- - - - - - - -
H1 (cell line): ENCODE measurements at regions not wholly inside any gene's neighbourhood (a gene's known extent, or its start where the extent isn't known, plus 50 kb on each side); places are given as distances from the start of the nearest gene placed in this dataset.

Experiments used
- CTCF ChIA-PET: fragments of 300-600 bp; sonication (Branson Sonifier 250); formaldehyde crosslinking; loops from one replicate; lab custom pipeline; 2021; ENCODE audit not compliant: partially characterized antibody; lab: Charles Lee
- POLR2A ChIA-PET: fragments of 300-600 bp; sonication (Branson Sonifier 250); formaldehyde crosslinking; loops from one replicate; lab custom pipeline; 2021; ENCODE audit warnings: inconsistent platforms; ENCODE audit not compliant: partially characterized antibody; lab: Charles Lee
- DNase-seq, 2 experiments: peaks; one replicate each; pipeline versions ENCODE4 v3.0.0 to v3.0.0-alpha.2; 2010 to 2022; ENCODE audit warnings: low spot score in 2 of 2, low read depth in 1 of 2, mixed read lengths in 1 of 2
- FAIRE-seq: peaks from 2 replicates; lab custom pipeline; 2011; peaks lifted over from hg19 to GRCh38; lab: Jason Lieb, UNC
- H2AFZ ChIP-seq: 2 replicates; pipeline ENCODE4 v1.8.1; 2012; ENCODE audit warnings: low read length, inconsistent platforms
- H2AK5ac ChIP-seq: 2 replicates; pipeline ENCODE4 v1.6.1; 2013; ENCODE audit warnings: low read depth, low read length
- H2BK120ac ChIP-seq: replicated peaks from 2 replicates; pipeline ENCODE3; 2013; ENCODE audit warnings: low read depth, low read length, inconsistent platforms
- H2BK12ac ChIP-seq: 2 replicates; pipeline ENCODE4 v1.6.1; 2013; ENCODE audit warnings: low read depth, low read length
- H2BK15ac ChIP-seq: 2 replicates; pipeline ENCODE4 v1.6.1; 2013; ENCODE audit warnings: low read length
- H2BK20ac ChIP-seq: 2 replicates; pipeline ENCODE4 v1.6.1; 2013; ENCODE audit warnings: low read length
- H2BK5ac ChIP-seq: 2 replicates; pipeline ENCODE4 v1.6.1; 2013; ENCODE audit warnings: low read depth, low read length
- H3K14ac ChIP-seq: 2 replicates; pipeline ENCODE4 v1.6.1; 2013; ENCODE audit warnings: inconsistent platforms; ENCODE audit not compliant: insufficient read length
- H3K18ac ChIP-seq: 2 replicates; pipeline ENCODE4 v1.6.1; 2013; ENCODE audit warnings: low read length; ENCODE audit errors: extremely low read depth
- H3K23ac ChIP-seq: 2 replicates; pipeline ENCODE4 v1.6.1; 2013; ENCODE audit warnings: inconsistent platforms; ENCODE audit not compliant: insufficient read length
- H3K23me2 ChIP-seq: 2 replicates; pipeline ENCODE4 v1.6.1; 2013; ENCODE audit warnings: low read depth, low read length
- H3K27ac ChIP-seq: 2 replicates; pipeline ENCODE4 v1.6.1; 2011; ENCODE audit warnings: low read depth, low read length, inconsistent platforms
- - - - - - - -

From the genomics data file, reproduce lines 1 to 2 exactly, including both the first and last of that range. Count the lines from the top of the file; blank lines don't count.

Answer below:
H1 (cell line): ENCODE measurements at regions not wholly inside any gene's neighbourhood (a gene's known extent, or its start where the extent isn't known, plus 50 kb on each side); places are given as distances from the start of the nearest gene placed in this dataset.

Experiments used